It may also have to be stored onsite overnight. In such cases, it may be impossible to keep the equipment fully secure at the same level as when they are locked up at home or in the workshop. 

Even if the equipment comes with you whenever you move onsite and back home at the end of the shift, having to leave it in your van or truck leaves it open to public view, and it can be pilfered while your back is turned. 

If this describes a significant part of your business, then equipment insurance is an essential element of your protection.


Modern work practices have made us all highly dependent on power, raising the danger of fire wherever you are working.

High-speed and high-power equipment works faster but also comes with more chances of sparking a fire or cutting through a gas line or power line and destroying the equipment.


Out of curiosity or with malice, people can damage your equipment when you are not looking, and it is impossible to have it all under lock and key when you need all the equipment to be close by when working. 


Especially if you work outdoors, there are always dangers of sudden storms or flash floods that can completely ruin your equipment.

Insurance against this will keep your business running.

What is an example of an Equipment Insurance claim?

An office cleaning service company had a contract to steam-clean the lobby of a city entertainment center once each night after shows had stopped.

It was agreed that they could move their specialized equipment into a dedicated room because it was too heavy to be moved onsite and offsite in the short time available. One evening, there was a fire reported in the complex close to that room, and after evacuation, the fire brigade flooded the area with foam even though it was later found to have been a false alarm. The equipment was ruined, and the owners of the cleaning company recovered the cost of replacement from the insurance company.

How much equipment insurance do you need, and how much will it cost?

The level of insurance is entirely dependent on the value of the equipment you are going to cover.

You need to calculate the replacement cost of the equipment carefully, not just the “book value.” Otherwise, you could end up having to fork out much more than the insurance company is liable for. 

The cost of the insurance will also depend primarily on the value of the equipment you are covering.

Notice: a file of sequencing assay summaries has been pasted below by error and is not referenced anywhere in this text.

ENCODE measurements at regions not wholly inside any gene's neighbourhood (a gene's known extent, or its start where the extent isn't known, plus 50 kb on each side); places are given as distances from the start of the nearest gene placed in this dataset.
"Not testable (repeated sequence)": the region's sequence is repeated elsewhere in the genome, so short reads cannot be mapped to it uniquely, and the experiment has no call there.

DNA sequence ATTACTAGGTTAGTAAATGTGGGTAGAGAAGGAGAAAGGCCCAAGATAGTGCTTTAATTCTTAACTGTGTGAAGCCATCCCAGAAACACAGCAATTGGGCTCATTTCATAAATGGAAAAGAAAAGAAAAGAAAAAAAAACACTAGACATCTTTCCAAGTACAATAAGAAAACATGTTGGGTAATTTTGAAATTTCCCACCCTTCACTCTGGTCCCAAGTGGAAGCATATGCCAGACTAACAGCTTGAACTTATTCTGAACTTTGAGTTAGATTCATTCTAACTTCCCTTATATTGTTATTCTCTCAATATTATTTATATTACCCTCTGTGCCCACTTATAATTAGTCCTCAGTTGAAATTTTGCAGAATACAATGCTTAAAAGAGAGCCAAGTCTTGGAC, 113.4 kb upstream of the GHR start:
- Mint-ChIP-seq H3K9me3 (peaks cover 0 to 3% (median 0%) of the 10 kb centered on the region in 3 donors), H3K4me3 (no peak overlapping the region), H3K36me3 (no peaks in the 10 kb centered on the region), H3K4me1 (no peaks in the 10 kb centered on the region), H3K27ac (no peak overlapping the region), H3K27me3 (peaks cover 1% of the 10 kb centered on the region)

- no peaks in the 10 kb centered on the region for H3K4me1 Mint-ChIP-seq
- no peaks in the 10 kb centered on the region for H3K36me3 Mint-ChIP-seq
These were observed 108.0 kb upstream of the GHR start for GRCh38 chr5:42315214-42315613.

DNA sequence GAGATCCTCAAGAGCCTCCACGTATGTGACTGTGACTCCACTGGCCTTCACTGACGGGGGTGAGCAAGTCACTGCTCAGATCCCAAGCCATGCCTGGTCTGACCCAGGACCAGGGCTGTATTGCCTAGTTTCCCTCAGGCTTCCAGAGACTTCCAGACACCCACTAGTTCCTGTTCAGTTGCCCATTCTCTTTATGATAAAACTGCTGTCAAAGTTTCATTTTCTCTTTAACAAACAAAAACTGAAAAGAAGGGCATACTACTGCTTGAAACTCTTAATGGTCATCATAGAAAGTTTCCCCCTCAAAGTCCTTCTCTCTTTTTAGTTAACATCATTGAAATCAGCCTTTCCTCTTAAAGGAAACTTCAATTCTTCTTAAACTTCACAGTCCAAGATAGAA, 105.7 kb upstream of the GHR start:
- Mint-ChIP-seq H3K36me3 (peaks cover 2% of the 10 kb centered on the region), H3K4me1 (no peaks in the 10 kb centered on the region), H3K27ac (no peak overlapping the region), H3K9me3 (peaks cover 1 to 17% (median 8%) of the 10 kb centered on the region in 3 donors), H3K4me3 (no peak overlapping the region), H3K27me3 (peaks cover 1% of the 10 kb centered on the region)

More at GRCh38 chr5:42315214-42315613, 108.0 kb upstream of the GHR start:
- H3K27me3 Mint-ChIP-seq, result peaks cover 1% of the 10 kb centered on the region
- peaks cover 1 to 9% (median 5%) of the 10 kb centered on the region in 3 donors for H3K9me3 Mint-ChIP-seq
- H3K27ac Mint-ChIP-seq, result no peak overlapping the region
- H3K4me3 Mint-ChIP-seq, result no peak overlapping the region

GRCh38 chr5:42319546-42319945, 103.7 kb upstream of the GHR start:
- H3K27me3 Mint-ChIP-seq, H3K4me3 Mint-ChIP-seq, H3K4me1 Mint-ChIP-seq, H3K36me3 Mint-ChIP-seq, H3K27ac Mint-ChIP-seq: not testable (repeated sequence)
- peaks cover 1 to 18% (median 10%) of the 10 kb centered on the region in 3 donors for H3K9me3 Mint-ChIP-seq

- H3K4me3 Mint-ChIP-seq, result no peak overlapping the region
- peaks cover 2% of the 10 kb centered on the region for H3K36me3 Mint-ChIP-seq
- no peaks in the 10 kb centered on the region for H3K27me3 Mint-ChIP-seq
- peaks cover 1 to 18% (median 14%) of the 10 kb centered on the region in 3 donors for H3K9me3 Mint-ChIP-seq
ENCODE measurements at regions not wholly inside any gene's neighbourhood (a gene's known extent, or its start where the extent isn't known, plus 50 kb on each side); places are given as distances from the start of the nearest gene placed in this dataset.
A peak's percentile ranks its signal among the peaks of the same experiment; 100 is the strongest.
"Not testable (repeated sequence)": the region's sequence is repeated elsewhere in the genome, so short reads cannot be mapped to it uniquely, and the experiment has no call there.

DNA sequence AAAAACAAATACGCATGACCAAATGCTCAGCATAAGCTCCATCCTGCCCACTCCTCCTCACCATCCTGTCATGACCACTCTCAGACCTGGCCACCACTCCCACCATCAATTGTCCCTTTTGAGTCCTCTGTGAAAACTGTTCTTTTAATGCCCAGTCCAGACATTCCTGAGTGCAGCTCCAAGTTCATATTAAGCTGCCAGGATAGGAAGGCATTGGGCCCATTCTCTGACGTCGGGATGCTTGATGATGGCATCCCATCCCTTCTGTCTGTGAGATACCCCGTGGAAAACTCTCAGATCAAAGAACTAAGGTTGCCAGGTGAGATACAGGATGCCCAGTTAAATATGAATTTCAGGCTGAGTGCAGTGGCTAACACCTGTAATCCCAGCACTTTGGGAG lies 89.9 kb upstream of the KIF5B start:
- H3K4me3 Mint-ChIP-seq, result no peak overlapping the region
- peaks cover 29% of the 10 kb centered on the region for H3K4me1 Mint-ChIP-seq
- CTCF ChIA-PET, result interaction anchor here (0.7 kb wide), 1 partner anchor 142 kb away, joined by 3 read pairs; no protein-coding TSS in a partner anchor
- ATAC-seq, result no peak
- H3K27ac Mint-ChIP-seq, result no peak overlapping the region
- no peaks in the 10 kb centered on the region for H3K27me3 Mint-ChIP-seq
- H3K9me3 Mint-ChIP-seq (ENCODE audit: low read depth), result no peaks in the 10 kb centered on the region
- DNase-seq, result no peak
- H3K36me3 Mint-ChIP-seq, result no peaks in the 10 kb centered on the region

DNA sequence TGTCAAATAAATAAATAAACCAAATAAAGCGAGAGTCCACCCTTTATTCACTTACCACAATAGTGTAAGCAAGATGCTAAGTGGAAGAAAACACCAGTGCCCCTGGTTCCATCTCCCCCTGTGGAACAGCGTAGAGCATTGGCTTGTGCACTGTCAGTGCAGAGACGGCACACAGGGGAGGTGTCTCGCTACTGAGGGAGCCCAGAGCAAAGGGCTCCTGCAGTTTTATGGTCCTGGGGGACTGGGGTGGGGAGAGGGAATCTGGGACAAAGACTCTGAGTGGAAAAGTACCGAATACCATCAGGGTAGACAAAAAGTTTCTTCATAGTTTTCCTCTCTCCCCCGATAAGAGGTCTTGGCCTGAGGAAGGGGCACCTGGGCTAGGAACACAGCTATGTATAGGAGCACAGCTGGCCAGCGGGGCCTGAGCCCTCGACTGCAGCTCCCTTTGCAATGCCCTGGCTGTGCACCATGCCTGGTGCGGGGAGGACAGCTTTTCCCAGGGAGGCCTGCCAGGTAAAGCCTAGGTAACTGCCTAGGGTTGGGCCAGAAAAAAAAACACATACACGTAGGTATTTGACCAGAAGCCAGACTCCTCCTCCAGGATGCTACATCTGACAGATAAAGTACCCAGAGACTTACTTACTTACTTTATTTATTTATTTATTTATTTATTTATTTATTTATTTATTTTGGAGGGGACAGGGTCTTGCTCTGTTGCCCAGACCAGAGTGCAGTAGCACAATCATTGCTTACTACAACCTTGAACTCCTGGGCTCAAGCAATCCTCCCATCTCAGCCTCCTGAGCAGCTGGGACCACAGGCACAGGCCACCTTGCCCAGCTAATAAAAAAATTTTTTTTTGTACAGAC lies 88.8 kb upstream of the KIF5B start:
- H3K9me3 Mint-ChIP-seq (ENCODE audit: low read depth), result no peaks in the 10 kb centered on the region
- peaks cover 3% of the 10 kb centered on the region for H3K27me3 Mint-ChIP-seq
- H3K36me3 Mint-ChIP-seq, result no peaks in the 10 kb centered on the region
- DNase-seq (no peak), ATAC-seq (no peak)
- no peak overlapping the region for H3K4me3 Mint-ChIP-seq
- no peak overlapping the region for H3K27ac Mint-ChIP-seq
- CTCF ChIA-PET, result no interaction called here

Two other factors will come into play:

Your claims history – if you have been covering these assets for a long time without any claims, you can usually negotiate a cheaper rate.

The amount of the deductible you are agreeing to in the event of a claim. It is applied per occurrence.

For example, if one tool is lost, the deductible comes out of the insurance settlement.

If you claim for five tools that were damaged in one incident, only one deductible is taken out of the insurance settlement.

In general, the higher the deductible, the lower the premium will be.

When choosing the deductible, take into account how much money you have available in the event of a loss for out-of-pocket expenses. 

In general, equipment insurance will cost between $15 and $20 per thousand dollars value per year, with a minimum deductible of around $250 per claim.


Do all equipment owners take out insurance?

In fact, some organizations don’t take out insurance for their equipment.

This is because they have very large operations and can afford to carry the risk because the premiums would be more expensive than their estimated losses. An example is the US Army, which self-insures all of its equipment under the DFARS arrangement.

The US federal government also self-insures most of its equipment, as detailed in this report to Congress.

This approach should only be taken by giant companies that have the resources, like cash in the bank, to be able to replace any lost, stolen or damaged equipment immediately.

Any other business should take a more realistic approach and balance the high risk of having no insurance with the relatively small cost of insurance premiums.